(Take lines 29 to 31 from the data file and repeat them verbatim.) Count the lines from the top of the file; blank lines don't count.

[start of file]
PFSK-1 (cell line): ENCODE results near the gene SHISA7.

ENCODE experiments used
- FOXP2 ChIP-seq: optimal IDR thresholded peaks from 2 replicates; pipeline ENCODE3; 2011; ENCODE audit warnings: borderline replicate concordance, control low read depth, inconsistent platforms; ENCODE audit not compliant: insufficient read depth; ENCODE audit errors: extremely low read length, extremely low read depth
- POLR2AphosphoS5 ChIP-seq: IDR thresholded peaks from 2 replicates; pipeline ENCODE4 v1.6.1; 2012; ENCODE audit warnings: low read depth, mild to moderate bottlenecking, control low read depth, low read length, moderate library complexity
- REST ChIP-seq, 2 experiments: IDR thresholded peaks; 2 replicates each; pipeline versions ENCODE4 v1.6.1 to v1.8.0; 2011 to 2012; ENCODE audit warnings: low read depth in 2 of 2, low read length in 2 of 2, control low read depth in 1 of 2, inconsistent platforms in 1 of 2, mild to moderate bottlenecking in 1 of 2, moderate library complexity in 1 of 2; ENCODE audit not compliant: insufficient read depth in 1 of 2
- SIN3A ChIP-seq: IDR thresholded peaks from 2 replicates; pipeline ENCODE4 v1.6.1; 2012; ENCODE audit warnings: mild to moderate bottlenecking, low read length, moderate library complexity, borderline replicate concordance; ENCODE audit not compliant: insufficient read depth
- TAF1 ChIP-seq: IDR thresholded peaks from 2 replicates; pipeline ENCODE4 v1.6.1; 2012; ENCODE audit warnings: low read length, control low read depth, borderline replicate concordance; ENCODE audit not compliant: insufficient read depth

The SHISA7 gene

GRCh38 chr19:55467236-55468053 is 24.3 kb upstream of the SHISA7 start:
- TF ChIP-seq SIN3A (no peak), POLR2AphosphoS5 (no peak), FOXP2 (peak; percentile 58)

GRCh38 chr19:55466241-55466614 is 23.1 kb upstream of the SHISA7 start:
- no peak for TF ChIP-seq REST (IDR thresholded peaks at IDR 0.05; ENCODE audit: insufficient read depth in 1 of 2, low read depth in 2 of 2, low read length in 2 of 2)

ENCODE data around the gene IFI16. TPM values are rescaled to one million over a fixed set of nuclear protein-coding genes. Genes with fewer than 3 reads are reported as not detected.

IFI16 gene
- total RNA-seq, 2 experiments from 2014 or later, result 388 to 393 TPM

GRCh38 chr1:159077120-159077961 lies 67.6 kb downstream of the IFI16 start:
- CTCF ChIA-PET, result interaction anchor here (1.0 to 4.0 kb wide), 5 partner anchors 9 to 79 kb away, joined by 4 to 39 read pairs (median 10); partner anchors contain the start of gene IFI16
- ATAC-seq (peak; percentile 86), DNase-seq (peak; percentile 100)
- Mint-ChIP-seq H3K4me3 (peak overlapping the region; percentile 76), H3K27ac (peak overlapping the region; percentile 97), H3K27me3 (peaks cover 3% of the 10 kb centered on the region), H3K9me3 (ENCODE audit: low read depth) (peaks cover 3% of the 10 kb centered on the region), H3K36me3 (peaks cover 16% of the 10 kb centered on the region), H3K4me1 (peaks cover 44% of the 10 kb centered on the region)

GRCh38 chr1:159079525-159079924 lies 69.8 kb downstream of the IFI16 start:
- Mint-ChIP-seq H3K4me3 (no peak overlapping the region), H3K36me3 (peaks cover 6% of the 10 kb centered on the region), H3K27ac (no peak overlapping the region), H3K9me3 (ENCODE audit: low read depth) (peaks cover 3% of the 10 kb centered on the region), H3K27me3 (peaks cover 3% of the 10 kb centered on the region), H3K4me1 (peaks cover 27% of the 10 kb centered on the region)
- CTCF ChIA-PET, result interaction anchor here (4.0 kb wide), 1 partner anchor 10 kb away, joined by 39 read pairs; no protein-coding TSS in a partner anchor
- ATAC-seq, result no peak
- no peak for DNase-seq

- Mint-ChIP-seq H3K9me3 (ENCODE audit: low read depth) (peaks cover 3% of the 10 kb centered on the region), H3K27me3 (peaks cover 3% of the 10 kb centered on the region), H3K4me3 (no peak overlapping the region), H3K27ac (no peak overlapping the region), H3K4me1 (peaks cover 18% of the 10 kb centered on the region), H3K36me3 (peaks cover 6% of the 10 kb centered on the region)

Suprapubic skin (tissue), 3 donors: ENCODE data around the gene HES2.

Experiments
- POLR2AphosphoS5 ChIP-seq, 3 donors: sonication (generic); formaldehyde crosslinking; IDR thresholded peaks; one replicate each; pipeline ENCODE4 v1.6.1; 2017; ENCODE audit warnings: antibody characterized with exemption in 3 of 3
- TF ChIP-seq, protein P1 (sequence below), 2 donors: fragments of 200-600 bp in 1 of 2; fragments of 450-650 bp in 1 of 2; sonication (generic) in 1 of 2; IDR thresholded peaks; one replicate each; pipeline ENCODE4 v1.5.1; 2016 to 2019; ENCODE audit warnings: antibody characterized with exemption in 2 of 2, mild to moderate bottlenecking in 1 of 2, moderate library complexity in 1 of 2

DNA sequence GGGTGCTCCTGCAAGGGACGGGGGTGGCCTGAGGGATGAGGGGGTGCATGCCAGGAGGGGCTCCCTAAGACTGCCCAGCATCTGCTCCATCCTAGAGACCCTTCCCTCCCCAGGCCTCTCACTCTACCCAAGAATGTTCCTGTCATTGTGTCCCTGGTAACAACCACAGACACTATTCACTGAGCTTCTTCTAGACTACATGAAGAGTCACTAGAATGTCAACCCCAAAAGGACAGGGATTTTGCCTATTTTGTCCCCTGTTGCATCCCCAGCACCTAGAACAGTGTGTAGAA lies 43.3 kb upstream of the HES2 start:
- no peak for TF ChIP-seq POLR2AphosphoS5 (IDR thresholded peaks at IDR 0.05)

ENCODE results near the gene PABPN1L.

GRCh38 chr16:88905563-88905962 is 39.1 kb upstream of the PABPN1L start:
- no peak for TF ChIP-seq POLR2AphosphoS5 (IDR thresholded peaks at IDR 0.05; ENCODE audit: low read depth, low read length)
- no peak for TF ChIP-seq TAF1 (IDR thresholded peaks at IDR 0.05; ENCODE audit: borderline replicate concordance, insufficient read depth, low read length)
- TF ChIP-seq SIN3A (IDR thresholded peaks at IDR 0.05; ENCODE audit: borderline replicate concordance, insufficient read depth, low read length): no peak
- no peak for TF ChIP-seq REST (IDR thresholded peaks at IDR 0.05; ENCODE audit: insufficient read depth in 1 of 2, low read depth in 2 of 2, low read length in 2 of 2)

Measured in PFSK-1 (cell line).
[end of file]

- TF ChIP-seq, protein P1 (sequence below), 2 donors: fragments of 200-600 bp in 1 of 2; fragments of 450-650 bp in 1 of 2; sonication (generic) in 1 of 2; IDR thresholded peaks; one replicate each; pipeline ENCODE4 v1.5.1; 2016 to 2019; ENCODE audit warnings: antibody characterized with exemption in 2 of 2, mild to moderate bottlenecking in 1 of 2, moderate library complexity in 1 of 2

DNA sequence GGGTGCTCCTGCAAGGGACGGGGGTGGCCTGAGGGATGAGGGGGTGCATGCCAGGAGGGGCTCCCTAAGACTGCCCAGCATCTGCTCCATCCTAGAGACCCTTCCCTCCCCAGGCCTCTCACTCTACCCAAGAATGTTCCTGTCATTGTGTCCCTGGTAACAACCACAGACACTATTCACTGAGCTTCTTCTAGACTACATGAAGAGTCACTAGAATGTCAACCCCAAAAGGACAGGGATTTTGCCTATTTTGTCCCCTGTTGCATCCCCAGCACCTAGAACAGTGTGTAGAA lies 43.3 kb upstream of the HES2 start:
- no peak for TF ChIP-seq POLR2AphosphoS5 (IDR thresholded peaks at IDR 0.05)